Gakuryu IshiiMitsuko BaishoYouki KudohYoshiki Arizono
The Crazy Family
Medium: film
Year: 1984
Director: Gakuryu Ishii [Sogo Ishii]
Writer: Gakuryu Ishii, Norio Kaminami, Yoshinori Kobayashi
Country: Japan
Language: Japanese
Actor: Katsuya Kobayashi, Mitsuko Baisho, Yoshiki Arizono, Youki Kudoh, Hitoshi Ueki
Format: 106 minutes
Website category: Japanese
Review date: 15 November 2011
I found it unsettling. Obviously it's harsh, demented and full of behaviour that makes Takashi Miike look almost normal, but the difference is that Ishii means it. It's punk. Imagine The Young Ones from a director who sincerely means the most extreme things being said and is launching a venomous attack on his own culture.
The story involves a happy Asian family, the Kobayashis. They do everything society expects of them and they want everything they're supposed to want. They're moving into their new house, the lack of which had until now made Katsuya Kobayashi feel a failure as a father. He goes off dutifully to work every day, squeezing himself onto the train like toothpaste trying to get back into the tube. Meanwhile his wife, Mitsuko Baisho, is drop-dead sexy and knows it, but she's also the perfect housewife and mother. (I need more Mitsuko Baisho movies.) As for their children, Yoshiki Arizono is studying night and day to get into Tokyo University, just like a million other Japanese schoolchildren every year, while thirteen-year-old Youki Kudoh talks as if she's only five or six and can't decide whether to grow up to be a pop star or a professional baseball player.
All of this is desperately normal. That's what Japan is built on. Oh, and let's not forget grandad (Hitoshi Ueki), who imposes himself on the household and represents another omnipresent side of Asian culture... the elderly relative. Social security isn't part of the fabric over there. You look after the grandparents, with "you" usually being formalised as the eldest child.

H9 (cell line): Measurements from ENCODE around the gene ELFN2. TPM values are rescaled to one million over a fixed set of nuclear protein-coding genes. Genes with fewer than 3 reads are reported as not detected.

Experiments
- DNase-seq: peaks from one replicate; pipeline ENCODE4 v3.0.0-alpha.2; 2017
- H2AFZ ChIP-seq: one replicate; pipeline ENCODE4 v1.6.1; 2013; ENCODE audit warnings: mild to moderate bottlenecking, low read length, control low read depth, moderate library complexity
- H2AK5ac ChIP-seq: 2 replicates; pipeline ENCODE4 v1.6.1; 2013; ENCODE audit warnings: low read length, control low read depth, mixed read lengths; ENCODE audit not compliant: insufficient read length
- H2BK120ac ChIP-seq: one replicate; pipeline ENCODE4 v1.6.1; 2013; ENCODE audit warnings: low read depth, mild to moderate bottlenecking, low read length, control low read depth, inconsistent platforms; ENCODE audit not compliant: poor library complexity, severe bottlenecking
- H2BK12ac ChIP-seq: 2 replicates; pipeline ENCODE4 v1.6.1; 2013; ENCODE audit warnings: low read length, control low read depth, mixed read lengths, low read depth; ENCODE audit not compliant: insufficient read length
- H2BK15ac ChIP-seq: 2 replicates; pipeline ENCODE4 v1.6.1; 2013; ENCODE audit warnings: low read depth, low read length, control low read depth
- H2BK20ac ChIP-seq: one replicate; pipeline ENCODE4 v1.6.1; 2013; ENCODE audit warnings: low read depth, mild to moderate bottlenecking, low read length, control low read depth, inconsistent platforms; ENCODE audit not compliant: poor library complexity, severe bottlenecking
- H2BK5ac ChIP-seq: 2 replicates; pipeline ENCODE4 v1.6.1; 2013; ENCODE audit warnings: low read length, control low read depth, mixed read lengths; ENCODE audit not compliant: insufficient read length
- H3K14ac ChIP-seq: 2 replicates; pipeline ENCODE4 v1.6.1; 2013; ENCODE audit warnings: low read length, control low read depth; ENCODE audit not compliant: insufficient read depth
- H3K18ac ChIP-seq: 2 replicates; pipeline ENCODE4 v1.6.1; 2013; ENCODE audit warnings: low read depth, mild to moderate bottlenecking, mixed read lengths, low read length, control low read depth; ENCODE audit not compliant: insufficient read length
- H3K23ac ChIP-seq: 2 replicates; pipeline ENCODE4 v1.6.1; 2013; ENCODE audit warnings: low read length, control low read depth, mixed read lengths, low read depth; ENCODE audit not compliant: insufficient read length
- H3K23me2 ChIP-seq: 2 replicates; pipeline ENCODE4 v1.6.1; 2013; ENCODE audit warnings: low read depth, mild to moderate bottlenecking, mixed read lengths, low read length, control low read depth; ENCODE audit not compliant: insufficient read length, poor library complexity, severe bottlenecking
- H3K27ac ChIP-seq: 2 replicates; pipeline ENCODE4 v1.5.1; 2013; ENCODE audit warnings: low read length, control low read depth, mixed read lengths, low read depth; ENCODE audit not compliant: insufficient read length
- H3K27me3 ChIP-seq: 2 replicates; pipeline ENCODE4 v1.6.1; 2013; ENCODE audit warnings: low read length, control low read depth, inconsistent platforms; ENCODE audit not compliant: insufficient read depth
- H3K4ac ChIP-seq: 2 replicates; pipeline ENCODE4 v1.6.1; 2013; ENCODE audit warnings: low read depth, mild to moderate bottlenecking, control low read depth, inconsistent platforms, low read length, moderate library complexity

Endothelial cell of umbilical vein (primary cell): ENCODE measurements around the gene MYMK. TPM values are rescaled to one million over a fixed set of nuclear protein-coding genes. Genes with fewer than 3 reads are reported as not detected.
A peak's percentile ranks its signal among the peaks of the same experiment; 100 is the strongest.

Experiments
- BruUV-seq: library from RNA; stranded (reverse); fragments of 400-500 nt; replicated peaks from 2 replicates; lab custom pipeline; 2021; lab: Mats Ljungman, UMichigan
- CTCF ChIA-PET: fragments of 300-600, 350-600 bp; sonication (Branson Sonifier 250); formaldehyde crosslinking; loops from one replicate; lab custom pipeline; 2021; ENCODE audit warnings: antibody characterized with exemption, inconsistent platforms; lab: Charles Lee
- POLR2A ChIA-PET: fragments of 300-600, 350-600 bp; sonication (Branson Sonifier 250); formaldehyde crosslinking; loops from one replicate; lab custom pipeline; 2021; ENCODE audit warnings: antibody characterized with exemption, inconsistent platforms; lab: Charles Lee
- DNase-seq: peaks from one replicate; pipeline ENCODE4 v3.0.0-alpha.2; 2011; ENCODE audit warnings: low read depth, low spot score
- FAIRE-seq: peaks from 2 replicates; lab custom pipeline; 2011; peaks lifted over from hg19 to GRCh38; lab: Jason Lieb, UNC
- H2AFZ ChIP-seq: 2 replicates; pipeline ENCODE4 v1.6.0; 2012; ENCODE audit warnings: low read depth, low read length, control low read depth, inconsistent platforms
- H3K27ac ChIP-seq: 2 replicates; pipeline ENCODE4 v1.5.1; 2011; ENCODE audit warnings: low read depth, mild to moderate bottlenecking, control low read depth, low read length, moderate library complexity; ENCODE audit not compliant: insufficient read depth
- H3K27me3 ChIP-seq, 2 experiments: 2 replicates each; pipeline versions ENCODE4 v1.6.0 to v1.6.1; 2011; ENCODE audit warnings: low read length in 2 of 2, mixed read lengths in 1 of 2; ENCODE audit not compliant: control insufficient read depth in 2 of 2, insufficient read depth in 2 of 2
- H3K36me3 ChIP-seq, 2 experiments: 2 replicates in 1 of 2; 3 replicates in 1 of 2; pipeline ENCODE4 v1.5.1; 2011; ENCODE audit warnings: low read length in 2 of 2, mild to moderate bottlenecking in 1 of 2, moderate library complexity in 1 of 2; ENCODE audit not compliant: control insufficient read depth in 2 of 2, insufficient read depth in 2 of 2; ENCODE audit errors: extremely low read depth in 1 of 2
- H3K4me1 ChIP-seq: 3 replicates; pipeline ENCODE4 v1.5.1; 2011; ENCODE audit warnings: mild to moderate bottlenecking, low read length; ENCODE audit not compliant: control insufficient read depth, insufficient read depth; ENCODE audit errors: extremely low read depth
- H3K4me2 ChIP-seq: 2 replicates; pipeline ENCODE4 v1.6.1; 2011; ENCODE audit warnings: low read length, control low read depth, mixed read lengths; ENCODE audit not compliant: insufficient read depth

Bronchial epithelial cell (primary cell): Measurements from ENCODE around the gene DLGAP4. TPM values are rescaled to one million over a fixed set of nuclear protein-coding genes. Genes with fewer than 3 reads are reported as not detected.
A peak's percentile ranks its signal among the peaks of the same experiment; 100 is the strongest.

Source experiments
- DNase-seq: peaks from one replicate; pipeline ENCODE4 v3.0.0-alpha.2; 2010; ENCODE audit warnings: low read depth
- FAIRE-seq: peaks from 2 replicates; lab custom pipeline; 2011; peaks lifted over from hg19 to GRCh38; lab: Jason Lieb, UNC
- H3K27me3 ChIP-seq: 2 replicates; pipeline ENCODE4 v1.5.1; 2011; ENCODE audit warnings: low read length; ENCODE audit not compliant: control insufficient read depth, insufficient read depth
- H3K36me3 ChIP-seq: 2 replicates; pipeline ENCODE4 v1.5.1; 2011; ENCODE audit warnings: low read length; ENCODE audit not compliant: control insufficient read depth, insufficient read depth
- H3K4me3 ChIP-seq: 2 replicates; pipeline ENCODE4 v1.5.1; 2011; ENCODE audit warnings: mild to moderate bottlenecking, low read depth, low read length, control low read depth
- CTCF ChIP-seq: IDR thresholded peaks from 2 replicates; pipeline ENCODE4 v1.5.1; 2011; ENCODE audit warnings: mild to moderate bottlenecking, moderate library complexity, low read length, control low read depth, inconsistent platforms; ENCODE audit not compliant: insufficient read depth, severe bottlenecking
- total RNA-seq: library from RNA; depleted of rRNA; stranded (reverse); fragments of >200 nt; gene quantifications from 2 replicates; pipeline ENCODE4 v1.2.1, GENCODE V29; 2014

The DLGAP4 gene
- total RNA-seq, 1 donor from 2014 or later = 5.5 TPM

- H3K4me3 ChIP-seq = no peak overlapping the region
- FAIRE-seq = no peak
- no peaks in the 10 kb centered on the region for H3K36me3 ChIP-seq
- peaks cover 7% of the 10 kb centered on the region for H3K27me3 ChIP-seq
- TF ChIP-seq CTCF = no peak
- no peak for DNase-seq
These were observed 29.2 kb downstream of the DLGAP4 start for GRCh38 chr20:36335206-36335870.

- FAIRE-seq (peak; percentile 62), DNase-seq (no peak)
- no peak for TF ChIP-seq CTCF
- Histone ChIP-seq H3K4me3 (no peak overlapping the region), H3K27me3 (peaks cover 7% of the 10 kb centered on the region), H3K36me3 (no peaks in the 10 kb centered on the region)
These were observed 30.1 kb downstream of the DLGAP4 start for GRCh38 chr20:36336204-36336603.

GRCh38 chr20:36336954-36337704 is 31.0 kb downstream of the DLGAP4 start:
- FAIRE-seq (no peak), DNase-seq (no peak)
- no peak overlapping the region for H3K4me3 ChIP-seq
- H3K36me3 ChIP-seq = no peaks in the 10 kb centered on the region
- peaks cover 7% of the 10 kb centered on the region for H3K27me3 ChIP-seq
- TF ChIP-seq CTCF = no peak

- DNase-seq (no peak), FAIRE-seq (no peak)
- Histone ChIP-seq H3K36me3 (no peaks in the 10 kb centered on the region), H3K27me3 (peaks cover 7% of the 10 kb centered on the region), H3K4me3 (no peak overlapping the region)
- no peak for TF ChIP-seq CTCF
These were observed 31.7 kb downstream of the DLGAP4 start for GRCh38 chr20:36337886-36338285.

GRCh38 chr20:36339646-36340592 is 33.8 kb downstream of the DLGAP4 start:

Sogo Ishii then shows that this family's normality has driven them insane. He calls this "Civilisation Sickness".
Consider Dad. Katsuya Kobayashi is at once the nicest and the most insane of the family. He's doing everything he can for his family. He simply can't let go of what he feels are his responsibilities and hence tends to lose his sense of proportion, as is shown when he starts digging up the kitchen floor to make a hole for Grandad to live in. He's going to be a psycho by the end, but despite this he's the only person here who seems to care about others. In any other film, he'd simply be a nutcase. Here though, I can't shake the feeling that Ishii agrees with him. Admittedly it's hard to see him as a viewpoint character when it comes to the white ant poison and the Friday the 13th power tool rampage, but even there, in a brutally satirical way, I think Ishii's still on his side.
It was painful to watch him at his workplace, halfway through the film. No, don't do that, please.
Baisho is properly normal, though. She does a mild striptease fairly early in the film, which is attention-grabbing but actually doesn't have much to do with anything. That's way before things start falling apart. She's just having fun and being sexy, so the fact that reviewers love talking about it is simply because a Baisho striptease is something you'd pay good money to see. (No nudity, by the way. Not even close.)